Prehospital lactate improves accuracy of prehospital criteria for designating trauma activation level

Joshua B. Brown*, E. Brooke Lerner, Jason L. Sperry, Timothy R. Billiar, Andrew B. Peitzman, Francis X. Guyette

*Corresponding author for this work

Research output: Contribution to journalArticlepeer-review

35 Scopus citations


BACKGROUND Trauma activation level is determined by prehospital criteria. The American College of Surgeons (ACS) recommends trauma activation criteria; however, their accuracy may be limited. Prehospital lactate has shown promise in predicting trauma center resource requirements. Our objective was to investigate the added value of incorporating prehospital lactate in an algorithm to designate trauma activation level. METHODS Air medical trauma patients undergoing prehospital lactate measurement were included. Algorithms using ACS activation criteria (ACS) and ACS activation criteria plus prehospital lactate (ACS+LAC) to designate trauma activation level were compared. Test characteristics and net reclassification improvement (NRI), which evaluates reclassification of patients among risk categories with additional predictive variables, were calculated. Algorithms were compared to predict trauma center need defined as more than 1 unit of blood in the emergency department; spinal cord injury; advanced airway; thoracotomy or pericardiocentesis; ICP monitoring; emergent operative or interventional radiology procedure; or death. RESULTS There were 6,347 patients included. Twenty-eight percent had trauma center need. The ACS+LAC algorithm upgraded 256 patients and downgraded 548 patients compared to the ACS algorithm. The ACS+LAC algorithm versus ACS algorithm had an NRI of 0.058 (95% confidence interval [CI], 0.044-0.071; p < 0.01), with an event NRI of -0.5% and nonevent NRI of 6.2%. When weighted to favor changes in undertriage, the ACS+LAC still had a favorable overall reclassification (weighted NRI, 0.041; 95% CI, 0.028-0.054; p = 0.01). The ACS+LAC algorithm increased positive predictive value, negative predictive value, and accuracy. Over-triage was reduced 7.2%, while undertriage only increased 0.7%. The area under the curve was significantly higher for the ACS+LAC algorithm (0.79 vs. 0.76; p < 0.01). CONCLUSIONS The ACS+LAC algorithm reclassified patients to more appropriate levels of trauma activation compared to the ACS algorithm. This overall benefit is achieved by significant reduction in overtriage relative to very small increase in undertriage. In the context of trauma team activation, this trade-off may be acceptable, especially in the current health care environment.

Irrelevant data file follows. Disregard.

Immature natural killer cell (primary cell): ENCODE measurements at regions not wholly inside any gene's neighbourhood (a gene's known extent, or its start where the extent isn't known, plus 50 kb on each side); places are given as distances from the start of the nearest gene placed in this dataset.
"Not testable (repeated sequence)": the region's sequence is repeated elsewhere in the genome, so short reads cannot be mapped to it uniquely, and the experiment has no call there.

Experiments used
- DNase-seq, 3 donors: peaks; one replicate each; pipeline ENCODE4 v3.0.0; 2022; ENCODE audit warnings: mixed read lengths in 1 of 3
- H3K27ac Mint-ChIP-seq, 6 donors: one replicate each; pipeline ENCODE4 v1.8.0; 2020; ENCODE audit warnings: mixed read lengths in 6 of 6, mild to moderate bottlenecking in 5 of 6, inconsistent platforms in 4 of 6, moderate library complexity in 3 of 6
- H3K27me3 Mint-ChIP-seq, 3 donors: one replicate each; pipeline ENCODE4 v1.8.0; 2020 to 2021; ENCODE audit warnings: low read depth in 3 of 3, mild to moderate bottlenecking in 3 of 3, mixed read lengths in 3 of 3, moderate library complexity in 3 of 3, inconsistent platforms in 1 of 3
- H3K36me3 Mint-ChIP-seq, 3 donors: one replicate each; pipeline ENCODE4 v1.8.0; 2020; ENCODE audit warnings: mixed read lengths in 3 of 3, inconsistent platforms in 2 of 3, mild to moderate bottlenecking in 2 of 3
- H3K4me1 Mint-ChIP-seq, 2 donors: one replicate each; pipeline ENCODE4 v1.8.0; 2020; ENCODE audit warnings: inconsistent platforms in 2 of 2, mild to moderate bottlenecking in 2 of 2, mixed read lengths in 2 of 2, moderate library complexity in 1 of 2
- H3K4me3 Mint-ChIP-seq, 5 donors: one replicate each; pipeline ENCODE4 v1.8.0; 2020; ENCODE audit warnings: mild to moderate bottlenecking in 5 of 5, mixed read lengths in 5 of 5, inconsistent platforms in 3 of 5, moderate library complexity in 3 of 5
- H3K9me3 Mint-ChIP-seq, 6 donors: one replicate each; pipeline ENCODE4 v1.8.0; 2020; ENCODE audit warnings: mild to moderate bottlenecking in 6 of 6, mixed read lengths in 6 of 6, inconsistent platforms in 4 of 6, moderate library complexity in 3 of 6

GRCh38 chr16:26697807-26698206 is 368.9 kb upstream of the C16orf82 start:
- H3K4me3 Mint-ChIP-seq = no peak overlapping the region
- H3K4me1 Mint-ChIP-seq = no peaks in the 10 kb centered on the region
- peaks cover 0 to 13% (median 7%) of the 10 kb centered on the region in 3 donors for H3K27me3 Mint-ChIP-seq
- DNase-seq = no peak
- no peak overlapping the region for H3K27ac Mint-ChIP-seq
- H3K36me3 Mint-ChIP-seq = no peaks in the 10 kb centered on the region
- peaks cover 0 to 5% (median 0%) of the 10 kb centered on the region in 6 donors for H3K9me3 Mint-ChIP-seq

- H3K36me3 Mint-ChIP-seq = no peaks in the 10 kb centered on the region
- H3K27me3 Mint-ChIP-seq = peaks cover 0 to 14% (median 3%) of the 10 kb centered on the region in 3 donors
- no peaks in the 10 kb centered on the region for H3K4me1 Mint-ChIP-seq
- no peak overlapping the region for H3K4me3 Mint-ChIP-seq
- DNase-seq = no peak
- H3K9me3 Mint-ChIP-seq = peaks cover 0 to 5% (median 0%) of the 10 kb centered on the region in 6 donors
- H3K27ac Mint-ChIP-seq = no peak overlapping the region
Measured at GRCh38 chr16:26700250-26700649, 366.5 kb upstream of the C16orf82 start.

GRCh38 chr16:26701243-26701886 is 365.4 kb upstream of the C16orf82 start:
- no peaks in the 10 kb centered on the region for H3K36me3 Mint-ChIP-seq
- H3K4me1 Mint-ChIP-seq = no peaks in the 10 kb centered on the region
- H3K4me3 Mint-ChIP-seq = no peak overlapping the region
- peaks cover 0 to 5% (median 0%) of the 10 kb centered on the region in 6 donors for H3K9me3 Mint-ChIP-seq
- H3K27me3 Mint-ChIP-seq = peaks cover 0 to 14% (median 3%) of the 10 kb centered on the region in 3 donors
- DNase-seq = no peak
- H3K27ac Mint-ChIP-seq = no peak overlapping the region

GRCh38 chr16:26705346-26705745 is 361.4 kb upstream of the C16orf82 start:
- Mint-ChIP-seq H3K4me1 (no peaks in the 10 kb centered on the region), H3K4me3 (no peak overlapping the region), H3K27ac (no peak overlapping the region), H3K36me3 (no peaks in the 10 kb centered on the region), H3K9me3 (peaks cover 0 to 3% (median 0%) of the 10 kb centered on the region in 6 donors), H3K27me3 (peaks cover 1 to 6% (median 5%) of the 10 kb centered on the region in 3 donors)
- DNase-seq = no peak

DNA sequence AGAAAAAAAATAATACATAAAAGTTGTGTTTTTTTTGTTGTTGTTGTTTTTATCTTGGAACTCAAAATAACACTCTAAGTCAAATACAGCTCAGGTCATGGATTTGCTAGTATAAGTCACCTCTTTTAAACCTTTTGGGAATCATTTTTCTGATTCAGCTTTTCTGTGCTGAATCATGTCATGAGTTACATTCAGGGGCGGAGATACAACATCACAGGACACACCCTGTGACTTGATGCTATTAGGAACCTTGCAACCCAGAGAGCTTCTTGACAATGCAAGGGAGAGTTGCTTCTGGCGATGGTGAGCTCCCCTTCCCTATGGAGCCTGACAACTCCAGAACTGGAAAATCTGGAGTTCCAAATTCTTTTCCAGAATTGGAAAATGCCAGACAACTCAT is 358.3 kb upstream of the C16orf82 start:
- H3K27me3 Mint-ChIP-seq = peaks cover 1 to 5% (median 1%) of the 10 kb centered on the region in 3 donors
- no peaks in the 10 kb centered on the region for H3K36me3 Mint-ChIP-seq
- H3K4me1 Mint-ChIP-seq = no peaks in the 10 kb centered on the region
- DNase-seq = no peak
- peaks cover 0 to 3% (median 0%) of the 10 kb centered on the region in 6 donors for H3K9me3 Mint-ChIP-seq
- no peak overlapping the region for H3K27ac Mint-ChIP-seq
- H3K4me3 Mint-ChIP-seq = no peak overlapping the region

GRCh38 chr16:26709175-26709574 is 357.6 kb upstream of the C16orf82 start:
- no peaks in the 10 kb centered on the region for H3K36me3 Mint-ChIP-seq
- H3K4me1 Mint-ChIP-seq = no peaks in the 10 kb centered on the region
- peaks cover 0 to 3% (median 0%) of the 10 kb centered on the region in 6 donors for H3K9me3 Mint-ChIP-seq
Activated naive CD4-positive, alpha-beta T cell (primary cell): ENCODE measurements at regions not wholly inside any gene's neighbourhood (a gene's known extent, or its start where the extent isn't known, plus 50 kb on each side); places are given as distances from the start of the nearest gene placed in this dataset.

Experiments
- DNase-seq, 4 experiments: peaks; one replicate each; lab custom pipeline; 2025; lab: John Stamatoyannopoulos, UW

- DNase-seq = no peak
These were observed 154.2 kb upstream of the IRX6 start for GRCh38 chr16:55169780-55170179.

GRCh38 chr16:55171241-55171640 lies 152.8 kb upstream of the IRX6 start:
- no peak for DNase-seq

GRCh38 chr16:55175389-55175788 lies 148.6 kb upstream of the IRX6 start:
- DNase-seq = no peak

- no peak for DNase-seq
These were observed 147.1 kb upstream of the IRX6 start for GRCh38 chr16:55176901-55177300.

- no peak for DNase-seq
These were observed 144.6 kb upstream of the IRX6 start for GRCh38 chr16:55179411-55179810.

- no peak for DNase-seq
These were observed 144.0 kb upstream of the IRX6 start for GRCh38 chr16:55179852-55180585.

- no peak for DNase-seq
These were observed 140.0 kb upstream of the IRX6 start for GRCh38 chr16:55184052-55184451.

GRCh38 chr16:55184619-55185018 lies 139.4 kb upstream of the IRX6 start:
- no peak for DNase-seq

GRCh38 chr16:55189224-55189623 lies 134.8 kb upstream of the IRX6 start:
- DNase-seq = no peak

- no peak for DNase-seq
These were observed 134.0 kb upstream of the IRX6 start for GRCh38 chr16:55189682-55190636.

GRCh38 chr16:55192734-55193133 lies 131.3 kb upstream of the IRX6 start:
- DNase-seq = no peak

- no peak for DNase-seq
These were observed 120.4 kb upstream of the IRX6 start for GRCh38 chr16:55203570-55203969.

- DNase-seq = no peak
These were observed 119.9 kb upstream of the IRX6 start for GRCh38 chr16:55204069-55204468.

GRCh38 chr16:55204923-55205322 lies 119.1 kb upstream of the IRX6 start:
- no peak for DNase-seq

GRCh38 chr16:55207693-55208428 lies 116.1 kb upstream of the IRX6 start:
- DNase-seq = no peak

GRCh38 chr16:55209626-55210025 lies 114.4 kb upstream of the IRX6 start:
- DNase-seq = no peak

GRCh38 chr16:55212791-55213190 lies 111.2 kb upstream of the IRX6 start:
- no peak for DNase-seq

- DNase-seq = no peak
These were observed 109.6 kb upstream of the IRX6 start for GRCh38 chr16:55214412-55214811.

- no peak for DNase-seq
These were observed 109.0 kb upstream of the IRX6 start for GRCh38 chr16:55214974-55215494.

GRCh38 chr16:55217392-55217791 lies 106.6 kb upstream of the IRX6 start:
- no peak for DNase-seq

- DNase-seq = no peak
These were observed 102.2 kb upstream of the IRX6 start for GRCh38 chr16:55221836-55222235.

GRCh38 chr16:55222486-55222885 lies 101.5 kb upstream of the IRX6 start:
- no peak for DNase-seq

Original languageEnglish
Pages (from-to)445-452
Number of pages8
JournalJournal of Trauma and Acute Care Surgery
Issue number3
StatePublished - 1 Sep 2016
Externally publishedYes


  • Triage
  • lactate
  • prehospital
  • reclassification
  • trauma activation


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